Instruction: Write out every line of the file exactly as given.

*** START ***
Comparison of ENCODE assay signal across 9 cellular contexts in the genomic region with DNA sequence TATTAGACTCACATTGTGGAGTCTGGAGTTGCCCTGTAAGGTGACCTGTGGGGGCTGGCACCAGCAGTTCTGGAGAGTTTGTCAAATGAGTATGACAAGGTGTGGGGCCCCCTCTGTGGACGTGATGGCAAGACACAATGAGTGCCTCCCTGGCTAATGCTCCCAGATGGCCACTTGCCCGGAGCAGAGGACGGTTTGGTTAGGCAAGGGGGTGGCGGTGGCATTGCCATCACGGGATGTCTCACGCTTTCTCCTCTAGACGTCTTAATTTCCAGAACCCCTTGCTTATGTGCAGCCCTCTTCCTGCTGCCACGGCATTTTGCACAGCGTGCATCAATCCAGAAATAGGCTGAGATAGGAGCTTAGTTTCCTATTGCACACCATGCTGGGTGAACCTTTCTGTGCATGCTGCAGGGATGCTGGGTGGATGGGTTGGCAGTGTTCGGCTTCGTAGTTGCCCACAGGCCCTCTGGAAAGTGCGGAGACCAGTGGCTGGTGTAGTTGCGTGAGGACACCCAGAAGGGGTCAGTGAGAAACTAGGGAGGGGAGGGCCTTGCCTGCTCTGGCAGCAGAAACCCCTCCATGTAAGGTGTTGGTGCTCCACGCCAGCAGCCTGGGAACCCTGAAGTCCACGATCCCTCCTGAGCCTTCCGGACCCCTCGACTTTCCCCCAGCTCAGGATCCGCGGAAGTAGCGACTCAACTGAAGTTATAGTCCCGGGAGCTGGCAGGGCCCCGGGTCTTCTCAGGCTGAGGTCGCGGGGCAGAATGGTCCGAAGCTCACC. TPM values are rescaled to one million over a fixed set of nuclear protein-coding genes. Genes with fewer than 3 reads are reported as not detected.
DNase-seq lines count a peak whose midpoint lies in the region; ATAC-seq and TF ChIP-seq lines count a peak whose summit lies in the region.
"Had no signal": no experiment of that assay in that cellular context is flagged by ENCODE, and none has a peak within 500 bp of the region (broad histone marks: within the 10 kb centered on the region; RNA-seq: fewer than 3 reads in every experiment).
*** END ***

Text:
Comparison of ENCODE assay signal across 9 cellular contexts in the genomic region with DNA sequence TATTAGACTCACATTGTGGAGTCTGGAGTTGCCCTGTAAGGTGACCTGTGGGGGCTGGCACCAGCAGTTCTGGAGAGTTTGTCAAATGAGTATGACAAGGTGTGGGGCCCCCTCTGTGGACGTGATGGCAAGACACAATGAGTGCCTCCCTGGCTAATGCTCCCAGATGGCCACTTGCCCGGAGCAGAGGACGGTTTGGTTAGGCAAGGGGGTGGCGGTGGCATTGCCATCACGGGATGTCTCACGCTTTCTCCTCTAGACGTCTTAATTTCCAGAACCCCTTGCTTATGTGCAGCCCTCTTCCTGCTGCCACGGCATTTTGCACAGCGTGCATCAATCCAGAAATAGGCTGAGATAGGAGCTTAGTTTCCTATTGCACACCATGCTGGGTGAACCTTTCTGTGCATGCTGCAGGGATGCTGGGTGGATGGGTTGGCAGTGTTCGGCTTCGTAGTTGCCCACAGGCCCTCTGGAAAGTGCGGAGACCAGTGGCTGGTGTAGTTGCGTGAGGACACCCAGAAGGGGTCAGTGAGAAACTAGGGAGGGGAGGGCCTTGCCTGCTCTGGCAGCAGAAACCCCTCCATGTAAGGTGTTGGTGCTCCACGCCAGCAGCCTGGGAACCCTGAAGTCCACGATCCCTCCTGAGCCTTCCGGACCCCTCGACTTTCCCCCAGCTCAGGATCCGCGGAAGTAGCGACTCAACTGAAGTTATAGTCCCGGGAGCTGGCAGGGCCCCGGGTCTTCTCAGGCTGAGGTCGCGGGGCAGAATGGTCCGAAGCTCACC. TPM values are rescaled to one million over a fixed set of nuclear protein-coding genes. Genes with fewer than 3 reads are reported as not detected.
DNase-seq lines count a peak whose midpoint lies in the region; ATAC-seq and TF ChIP-seq lines count a peak whose summit lies in the region.
"Had no signal": no experiment of that assay in that cellular context is flagged by ENCODE, and none has a peak within 500 bp of the region (broad histone marks: within the 10 kb centered on the region; RNA-seq: fewer than 3 reads in every experiment).